The Great War, The German Revolution, Contemptible Little Armies, 28mm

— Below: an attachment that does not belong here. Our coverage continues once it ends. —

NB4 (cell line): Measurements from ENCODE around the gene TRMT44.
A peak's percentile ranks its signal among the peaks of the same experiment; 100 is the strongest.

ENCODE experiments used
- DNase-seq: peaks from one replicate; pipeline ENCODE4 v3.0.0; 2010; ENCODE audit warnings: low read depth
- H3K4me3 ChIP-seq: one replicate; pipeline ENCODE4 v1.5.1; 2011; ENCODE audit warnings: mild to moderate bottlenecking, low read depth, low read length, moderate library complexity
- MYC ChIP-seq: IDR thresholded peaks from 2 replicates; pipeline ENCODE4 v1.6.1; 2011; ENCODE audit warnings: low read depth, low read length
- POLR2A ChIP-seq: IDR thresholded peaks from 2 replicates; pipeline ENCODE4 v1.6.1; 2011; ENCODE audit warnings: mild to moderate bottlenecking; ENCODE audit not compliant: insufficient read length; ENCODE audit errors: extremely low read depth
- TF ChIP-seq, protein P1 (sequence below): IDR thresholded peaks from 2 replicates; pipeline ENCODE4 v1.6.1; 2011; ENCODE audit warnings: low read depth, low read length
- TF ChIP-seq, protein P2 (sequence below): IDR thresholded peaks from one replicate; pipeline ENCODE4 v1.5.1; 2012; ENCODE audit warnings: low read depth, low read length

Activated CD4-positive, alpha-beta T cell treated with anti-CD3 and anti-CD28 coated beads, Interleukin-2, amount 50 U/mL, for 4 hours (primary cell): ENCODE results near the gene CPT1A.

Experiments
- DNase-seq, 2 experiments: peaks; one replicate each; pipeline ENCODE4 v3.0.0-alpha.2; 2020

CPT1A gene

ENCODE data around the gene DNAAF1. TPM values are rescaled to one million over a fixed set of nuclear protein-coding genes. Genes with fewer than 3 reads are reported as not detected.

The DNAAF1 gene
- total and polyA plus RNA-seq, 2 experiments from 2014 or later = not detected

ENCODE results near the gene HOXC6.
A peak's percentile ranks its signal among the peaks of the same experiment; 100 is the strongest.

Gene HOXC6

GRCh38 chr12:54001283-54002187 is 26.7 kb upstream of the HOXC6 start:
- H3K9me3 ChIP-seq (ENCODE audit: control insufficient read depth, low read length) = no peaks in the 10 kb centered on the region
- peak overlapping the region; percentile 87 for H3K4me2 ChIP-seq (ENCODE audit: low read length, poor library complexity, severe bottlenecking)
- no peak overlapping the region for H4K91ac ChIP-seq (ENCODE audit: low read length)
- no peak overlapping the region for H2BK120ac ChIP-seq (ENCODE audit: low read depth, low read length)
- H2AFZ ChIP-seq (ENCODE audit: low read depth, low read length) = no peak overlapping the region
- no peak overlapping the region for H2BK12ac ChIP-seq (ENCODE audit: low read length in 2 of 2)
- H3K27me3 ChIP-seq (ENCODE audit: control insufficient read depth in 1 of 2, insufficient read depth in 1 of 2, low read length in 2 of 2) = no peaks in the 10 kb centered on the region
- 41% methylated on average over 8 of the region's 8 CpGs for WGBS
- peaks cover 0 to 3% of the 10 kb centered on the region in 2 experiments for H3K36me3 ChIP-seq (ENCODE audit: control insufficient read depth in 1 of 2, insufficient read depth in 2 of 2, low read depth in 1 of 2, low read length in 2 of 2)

I have to say, I was more of an observer in this game than a participant, as I was waylaid at the Book Festival, and only appeared once things were underway. Still, Dave and Sam Marks were on hand to take the part of the Spartakus League (the Communists), defending the Berlin from the right-wing Freikorps. The battle took place in front of the Brandenburg Gate, represented by a beautiful model crafted by Hugh Wilson.The Freikorps attacked through the park of the Tiergarten, which meant crossing an awful lot of open ground – apparently this bit wasn’t particularly wooded.Well, as you’d imagine it was a bloody business, particularly as we were playing with a set of Chris Peers’ rules. The Marks father and son team mowed down the Freikoprs in droves, and then brewed up an armoured car which tried to storm its way into Pariser Platz from the Under den Linden. The Spartakists were suspiciously well armed, and their impressive field defences included machine gun positions.Still, the veteran Freikorps finally managed to breach the lines to the south of the gate, spearheading their assault with a flamethrower. The Spartakists saved the day by throwing in their reserves – a unit which seemed to consist of several Berliner “ladies of the night!The game ended when this last Freikorps attack failed. the battle was far from one-sided tough, and the experienced riflemen of the German army caused significant casualties on the Communists as they advanced. It just wasn’t enough to prevent the Spartakists from emerging victorious. It was an extremely pretty game, with some great buildings, a motley selection of armed civilians, and even a few suitably Germanic toy vehicles, just to help set the scene. I’m constantly amazed by what Colin Jack has in his collection, and baffled by how he finds the space to store it all!